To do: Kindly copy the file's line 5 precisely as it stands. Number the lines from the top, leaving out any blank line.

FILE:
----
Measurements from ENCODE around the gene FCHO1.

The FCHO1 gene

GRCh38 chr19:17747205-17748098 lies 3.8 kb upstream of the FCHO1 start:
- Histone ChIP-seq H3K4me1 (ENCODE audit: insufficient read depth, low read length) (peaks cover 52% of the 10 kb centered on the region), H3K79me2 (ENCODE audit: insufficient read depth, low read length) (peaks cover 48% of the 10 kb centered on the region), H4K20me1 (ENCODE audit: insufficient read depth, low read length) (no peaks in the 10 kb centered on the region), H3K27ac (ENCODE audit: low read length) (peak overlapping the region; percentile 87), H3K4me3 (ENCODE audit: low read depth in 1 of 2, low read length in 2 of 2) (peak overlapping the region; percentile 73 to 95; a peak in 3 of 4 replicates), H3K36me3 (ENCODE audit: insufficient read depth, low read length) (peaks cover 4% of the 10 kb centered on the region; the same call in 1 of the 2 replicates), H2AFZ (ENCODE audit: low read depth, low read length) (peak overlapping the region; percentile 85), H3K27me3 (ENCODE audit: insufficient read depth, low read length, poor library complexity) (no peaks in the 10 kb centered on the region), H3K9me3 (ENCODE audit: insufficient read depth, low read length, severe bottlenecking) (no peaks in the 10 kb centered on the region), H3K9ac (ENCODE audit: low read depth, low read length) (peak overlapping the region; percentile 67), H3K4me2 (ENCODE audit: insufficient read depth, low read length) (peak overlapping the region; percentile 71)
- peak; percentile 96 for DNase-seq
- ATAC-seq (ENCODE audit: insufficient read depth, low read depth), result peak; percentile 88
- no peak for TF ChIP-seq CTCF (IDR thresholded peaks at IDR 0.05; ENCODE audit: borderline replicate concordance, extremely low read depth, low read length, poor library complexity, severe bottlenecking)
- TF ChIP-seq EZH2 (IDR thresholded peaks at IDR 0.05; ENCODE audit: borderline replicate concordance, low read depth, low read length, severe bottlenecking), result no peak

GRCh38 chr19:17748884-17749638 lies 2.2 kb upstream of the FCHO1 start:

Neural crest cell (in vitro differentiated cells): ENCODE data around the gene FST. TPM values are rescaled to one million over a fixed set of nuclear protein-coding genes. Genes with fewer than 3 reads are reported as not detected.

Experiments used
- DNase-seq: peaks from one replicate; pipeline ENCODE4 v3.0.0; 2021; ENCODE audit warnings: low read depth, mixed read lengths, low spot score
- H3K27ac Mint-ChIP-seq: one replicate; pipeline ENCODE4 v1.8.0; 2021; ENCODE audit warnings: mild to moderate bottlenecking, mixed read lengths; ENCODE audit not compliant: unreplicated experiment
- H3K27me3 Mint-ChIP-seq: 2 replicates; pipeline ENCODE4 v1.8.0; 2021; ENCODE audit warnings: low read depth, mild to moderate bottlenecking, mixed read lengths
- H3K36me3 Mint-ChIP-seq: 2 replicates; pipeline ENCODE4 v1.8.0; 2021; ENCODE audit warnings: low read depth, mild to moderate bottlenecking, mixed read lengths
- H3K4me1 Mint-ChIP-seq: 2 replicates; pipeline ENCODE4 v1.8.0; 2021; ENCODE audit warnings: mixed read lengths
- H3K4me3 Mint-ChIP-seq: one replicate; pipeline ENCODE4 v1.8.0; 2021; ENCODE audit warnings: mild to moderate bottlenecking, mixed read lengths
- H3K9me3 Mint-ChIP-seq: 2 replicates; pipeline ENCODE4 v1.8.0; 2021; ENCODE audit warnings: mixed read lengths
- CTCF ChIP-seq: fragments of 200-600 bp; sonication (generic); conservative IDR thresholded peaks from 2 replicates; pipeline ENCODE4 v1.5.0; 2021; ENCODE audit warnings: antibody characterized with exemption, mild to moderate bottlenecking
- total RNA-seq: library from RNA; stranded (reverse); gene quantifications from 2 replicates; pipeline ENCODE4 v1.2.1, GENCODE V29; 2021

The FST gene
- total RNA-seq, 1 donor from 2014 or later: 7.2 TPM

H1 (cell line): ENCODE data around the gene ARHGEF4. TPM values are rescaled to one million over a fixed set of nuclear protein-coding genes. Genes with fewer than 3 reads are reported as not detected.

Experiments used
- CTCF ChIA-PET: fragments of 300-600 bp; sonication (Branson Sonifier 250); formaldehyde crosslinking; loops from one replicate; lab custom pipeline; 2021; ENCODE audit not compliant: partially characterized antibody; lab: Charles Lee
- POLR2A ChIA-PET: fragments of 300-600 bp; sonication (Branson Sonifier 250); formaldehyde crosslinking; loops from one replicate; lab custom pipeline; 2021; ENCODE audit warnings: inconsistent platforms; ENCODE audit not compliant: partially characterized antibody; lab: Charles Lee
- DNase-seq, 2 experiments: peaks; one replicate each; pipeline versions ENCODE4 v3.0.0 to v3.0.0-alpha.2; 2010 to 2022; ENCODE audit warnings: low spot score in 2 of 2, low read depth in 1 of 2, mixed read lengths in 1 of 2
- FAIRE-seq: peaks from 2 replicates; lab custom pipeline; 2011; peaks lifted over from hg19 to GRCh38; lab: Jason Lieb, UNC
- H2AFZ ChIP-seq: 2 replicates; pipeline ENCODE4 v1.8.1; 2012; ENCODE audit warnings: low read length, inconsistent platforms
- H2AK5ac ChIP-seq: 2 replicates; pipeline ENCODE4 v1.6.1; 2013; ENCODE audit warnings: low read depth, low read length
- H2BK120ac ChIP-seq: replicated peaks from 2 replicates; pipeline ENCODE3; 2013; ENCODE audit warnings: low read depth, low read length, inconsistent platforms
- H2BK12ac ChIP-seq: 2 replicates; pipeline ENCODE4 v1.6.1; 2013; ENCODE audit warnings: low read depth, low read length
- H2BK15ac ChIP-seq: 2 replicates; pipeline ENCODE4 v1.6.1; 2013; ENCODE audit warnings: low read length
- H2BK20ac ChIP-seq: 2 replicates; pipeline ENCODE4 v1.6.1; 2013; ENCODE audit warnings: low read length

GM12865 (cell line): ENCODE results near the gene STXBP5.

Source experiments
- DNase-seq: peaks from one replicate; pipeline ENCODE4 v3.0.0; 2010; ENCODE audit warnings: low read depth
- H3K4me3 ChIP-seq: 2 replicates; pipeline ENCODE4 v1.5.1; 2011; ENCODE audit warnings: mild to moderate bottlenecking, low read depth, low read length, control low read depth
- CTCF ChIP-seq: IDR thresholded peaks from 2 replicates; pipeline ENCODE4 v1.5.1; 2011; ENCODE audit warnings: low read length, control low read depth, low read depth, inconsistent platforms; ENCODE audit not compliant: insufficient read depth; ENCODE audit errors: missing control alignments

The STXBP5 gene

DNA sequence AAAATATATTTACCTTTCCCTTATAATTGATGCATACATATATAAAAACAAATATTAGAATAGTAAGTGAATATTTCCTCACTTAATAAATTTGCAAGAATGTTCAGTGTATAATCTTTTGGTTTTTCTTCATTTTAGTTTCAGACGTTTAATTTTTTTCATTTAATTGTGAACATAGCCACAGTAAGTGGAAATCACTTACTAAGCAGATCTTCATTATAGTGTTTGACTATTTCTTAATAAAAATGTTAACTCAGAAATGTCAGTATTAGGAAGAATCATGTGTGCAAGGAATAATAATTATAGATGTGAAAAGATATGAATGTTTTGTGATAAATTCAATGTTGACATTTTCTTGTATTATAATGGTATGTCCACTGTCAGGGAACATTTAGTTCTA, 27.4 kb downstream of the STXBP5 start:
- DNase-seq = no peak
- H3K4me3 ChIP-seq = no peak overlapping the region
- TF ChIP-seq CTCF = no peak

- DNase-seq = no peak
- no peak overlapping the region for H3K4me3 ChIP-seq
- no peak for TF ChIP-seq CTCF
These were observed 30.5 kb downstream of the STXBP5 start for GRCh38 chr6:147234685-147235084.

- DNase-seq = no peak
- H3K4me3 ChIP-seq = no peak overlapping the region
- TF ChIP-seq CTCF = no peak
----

- peak; percentile 96 for DNase-seq